The power of positive thinking is not a new concept, but researchers now say it can be an effective tool to prevent depression in middle school students. In a randomized clinical trial with 120 young people ages 11 to 15 years old, those who received group intervention with a focus on the positive showed greater decreases in depressive symptoms, compared with those who received individual support.
The study, “A Randomized Trial of the Positive Thoughts and Action Program for Depression among Early Adolescents,” was published April 5 in the Journal of Clinical Child & Adolescent Psychology.
Positive Thoughts & Actions
, of Seattle Children’s Research Institute, led the 14-week study and designed the intervention program known as Positive Thoughts and Actions, which focused on cognitive-behavioral factors such as coping and problem-solving. This intervention helped young people learn how to manage stress, conflict, anger and strong emotions.
Student in the group intervention took part in weekly 50-minute sessions with four to six students either during the day or after school. Topics covered include: Changing the way we think and feel, STOP before responding, managing conflict & anger, making healthy decisions, and staying on track & celebrating. Parents were involved with their child via two home visits and two workshops conducted in the evenings at school.
Individual Support Program to prevent depression
Youth in the control group who received individual support answered questions about stress, depression and anxiety, personal control or hopelessness, coping strategies and support.
This intervention consisted of a 45 to 90-minute interview. The interviewer summarized and empathized with the student’s perspective, while formulating an overall sense of the youth’s strengths and needs. The student and interviewer then worked together on a brief action plan to address issues that the youth would like to change, and the student was asked to follow up with a school counselor or teacher for support. The interviewer called the youth’s parent to discuss the plan and areas of need in which the parent could be helpful, and also contacted the student’s chosen supportive school staff member.
For both groups, researchers also looked at broader outcomes, including personal adjustment—which incorporates self-esteem—school problems and interpersonal relationships.
Kids in study not yet diagnosed as depressed
McCarty said the aim of the study was to intervene with youth in this age range before depression becomes a big problem. “Students weren’t yet at the threshold of clinical depression, but indicated some early symptoms and stressors,” she said.
Youth were recruited from four Seattle public middle schools, from a total population of more than 2,600 seventh and eighth grade students.
What should parents, caregivers do?
Based on the team’s findings, McCarty said parents, teachers and caregivers should help kids with problem-solving and coping skills. “These are fundamental skills for managing issues that come up in life, and learning how to use them can provide an important impact on young people’s moods.”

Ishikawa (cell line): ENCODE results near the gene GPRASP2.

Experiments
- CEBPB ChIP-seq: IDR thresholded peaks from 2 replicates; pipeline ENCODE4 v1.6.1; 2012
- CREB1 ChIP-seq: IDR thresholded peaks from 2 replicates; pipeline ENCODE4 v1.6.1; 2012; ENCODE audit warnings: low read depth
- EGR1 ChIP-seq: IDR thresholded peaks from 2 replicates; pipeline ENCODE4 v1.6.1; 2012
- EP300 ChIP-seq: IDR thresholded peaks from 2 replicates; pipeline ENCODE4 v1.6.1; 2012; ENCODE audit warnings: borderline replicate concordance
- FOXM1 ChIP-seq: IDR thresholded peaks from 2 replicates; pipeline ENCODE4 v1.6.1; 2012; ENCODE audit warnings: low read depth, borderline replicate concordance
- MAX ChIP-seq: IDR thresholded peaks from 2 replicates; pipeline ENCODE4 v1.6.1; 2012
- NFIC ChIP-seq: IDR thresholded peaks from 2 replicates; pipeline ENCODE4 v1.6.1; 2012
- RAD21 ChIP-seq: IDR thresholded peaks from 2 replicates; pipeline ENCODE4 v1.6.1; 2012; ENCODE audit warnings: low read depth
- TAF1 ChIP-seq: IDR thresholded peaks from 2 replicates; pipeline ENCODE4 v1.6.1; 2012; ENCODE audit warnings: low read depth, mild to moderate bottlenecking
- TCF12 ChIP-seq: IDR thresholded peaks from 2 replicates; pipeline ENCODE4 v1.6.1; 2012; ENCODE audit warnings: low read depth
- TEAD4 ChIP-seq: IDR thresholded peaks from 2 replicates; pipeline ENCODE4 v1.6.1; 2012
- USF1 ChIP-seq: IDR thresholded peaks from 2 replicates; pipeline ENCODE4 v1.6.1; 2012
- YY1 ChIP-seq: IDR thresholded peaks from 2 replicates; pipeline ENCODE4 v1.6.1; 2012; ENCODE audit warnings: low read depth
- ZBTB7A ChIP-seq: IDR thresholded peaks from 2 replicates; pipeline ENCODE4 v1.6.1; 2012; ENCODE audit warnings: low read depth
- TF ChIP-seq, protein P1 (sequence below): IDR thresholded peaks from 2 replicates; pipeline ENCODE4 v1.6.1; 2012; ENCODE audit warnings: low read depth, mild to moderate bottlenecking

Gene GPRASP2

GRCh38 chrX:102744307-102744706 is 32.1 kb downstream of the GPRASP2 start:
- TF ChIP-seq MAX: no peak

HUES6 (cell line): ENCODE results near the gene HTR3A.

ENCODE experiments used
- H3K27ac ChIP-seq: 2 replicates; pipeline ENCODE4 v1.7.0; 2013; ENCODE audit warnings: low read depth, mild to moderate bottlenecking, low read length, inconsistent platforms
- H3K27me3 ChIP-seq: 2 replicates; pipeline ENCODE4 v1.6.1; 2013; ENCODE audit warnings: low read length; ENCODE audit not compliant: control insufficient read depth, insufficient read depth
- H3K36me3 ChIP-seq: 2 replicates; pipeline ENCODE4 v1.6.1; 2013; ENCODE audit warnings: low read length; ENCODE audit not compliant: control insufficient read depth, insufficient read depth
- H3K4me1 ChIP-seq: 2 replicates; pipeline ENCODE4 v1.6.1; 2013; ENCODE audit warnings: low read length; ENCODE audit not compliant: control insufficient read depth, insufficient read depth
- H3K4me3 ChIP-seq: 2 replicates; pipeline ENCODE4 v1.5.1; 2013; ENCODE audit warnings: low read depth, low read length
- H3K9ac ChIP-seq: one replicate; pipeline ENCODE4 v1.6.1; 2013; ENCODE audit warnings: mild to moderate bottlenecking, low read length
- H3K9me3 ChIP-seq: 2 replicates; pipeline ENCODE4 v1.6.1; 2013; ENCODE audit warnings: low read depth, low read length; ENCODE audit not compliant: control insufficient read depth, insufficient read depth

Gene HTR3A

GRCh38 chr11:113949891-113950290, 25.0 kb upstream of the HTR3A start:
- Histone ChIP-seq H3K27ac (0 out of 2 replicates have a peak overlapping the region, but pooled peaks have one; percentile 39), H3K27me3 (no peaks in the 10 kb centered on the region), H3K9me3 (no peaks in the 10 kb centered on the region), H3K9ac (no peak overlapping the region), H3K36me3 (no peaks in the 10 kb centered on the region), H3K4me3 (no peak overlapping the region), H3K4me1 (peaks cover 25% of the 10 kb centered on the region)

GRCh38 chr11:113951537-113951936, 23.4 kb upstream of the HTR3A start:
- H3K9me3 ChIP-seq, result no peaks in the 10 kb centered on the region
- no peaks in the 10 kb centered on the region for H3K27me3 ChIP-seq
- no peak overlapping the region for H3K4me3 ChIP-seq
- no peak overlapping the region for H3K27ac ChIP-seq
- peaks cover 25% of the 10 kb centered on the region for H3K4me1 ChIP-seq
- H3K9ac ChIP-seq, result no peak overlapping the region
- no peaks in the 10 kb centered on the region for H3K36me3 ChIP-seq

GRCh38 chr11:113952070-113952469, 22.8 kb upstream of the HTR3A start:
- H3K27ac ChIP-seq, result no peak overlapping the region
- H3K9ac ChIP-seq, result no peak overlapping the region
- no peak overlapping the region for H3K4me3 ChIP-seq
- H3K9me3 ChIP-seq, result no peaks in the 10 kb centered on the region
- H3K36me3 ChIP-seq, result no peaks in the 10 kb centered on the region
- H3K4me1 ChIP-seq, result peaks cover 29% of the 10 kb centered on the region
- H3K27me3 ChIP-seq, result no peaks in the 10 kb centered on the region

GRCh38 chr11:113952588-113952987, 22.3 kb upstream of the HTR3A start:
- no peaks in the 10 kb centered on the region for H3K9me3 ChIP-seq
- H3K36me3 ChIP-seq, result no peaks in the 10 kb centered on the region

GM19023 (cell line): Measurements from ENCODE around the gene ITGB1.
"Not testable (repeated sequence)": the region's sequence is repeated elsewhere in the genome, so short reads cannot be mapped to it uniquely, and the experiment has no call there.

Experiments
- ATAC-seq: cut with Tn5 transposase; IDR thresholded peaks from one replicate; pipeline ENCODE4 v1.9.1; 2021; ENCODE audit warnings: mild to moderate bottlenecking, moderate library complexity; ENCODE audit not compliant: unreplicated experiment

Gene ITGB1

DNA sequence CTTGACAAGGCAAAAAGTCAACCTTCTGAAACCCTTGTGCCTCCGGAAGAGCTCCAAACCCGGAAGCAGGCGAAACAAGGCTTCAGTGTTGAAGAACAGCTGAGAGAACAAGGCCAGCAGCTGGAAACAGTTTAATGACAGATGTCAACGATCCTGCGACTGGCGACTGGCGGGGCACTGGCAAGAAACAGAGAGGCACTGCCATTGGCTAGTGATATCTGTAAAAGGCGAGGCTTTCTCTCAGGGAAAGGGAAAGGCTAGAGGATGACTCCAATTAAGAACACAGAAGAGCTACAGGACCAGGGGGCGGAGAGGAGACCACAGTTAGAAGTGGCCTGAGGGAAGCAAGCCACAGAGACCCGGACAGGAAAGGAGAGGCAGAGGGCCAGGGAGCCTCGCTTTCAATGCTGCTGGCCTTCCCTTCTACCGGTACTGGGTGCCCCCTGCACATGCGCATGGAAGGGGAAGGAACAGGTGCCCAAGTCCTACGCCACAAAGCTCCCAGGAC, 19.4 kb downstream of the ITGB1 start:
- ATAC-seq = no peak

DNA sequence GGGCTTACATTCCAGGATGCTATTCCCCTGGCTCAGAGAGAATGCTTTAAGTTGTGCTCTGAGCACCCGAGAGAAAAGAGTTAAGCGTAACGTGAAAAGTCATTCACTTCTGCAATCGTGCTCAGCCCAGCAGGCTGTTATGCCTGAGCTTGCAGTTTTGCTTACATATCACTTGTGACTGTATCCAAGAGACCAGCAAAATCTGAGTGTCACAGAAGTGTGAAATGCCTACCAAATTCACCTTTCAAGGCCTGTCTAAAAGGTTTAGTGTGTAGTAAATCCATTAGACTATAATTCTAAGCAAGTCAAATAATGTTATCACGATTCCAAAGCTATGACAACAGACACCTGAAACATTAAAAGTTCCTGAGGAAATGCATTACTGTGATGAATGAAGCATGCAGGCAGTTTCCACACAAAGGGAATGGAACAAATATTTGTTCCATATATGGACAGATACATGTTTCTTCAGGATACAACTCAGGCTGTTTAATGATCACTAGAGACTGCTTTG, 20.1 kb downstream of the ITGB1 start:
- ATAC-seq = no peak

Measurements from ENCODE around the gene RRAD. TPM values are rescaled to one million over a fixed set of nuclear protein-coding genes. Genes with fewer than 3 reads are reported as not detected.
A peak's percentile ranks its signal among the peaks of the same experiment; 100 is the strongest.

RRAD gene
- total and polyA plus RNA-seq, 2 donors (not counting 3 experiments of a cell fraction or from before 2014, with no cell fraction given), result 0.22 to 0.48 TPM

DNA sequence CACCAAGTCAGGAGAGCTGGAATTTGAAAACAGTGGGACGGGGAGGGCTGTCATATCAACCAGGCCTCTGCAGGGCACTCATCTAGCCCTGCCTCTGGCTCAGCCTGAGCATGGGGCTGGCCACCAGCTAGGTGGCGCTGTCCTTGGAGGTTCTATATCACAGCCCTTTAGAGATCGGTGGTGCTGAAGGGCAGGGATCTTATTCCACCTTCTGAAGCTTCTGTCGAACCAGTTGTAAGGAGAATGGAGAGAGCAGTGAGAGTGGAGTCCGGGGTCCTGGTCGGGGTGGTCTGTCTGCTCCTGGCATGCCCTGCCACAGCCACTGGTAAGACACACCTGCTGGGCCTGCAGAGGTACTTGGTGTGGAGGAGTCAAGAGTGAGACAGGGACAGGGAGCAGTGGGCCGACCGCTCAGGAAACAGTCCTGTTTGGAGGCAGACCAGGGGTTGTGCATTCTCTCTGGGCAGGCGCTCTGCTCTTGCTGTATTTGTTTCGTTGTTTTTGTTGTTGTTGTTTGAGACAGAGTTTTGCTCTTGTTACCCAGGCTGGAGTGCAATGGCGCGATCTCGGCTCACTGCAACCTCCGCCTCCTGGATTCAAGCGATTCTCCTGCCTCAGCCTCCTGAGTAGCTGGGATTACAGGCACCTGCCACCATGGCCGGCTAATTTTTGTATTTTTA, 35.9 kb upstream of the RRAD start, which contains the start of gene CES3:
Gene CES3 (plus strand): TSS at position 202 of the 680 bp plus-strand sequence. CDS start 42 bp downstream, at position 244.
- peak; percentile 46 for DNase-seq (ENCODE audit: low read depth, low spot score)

Study limitations, reporting of depression
Researchers did not find differences for both groups in school problems, academic problems or relationships with other students. McCarty said this could be attributed to a need for more intervention. And she noted one caveat: Outcomes for depression were based on youth’s own reporting of symptoms. “They’re the best reporters of depression, however, because it’s hard to observe depression,” McCarty said. “Parents don’t typically see as much of a change as youth perceive in depressive symptoms.”
Dr. McCarty’s tips for parents to help prevent depression:
• Tune in to your child’s emotional life and how different situations make them feel. Be empathetic and listen to your child’s perspective.
• Teach your child how to problem solve. Look at a problem, and have him or her brainstorm potential ways to address it. Include creative ideas. Have your child make a choice after evaluating many different options, and then revisit the decision moving forward.
• Help your child set goals, specifically goals that are realistic (think baby steps), measurable and that can be changed.
• Talk with your child about how to manage really strong emotions. Encourage them to stop and let emotions settle down before responding to the situation.
Learn more aboutat Seattle Children’s. Our also works to diagnose, treat and prevent problems with emotions and behavior. We see young people up to age 18 – and sometimes longer, if they still need care from experts who treat children.
McCarty is also a research associate professor of pediatrics at the University of Washington. Co-authors on the study include: Elizabeth McCauley, PhD (Seattle Children’s Research Institute, University of Washington); Heather Violette (Seattle Children’s Research Institute), Mylien Duong (Seattle Children’s Research Institute), and Rick Cruz (University of Washington).